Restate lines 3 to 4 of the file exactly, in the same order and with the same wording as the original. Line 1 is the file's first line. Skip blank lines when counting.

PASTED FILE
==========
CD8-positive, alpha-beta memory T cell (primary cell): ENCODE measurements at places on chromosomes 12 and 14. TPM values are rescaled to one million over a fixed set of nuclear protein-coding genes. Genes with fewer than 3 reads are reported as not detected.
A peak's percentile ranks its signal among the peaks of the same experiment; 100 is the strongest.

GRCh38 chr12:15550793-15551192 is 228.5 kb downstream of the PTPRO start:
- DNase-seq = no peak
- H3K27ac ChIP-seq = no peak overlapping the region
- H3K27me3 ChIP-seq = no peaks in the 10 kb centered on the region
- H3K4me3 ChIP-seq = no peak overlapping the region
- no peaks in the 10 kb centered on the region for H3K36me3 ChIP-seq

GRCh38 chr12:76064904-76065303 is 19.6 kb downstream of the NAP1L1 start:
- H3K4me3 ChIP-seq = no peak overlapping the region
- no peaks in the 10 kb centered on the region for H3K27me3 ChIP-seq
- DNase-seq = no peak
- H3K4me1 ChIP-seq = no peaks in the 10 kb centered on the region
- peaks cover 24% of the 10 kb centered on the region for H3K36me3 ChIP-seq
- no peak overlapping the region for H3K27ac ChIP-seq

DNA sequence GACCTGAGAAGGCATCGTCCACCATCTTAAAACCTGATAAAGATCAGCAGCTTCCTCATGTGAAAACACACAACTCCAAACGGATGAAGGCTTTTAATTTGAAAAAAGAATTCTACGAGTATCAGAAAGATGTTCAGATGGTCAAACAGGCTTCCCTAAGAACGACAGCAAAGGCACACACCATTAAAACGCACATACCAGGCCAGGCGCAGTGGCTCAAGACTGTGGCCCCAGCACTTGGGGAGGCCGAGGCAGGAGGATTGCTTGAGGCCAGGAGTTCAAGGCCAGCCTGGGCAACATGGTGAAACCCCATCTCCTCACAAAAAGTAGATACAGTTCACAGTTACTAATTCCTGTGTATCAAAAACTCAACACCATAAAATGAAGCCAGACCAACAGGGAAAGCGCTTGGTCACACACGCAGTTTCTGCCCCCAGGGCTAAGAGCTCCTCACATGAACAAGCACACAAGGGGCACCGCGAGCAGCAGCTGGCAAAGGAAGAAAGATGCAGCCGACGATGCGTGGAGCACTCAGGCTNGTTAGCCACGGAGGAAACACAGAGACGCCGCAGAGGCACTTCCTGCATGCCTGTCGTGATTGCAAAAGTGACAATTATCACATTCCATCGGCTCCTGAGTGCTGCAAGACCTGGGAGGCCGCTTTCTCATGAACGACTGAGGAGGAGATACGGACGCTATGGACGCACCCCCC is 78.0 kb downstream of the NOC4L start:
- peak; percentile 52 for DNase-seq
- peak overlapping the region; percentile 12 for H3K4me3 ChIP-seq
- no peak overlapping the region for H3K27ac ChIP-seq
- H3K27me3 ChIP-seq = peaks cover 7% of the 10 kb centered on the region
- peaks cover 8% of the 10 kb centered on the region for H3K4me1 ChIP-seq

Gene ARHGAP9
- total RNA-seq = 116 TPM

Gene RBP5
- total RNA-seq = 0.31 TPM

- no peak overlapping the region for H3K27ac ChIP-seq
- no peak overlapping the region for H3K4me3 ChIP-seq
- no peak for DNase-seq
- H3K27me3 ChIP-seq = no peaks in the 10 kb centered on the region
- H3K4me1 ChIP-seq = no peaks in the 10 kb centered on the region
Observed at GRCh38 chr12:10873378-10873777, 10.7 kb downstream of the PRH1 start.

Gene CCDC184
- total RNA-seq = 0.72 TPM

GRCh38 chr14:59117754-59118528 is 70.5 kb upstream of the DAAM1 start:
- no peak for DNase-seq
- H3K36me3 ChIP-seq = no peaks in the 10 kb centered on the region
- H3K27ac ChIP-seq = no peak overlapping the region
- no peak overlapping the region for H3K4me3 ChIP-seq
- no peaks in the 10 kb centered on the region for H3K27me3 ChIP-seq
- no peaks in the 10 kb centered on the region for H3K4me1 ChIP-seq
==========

GRCh38 chr12:15550793-15551192 is 228.5 kb downstream of the PTPRO start:
- DNase-seq = no peak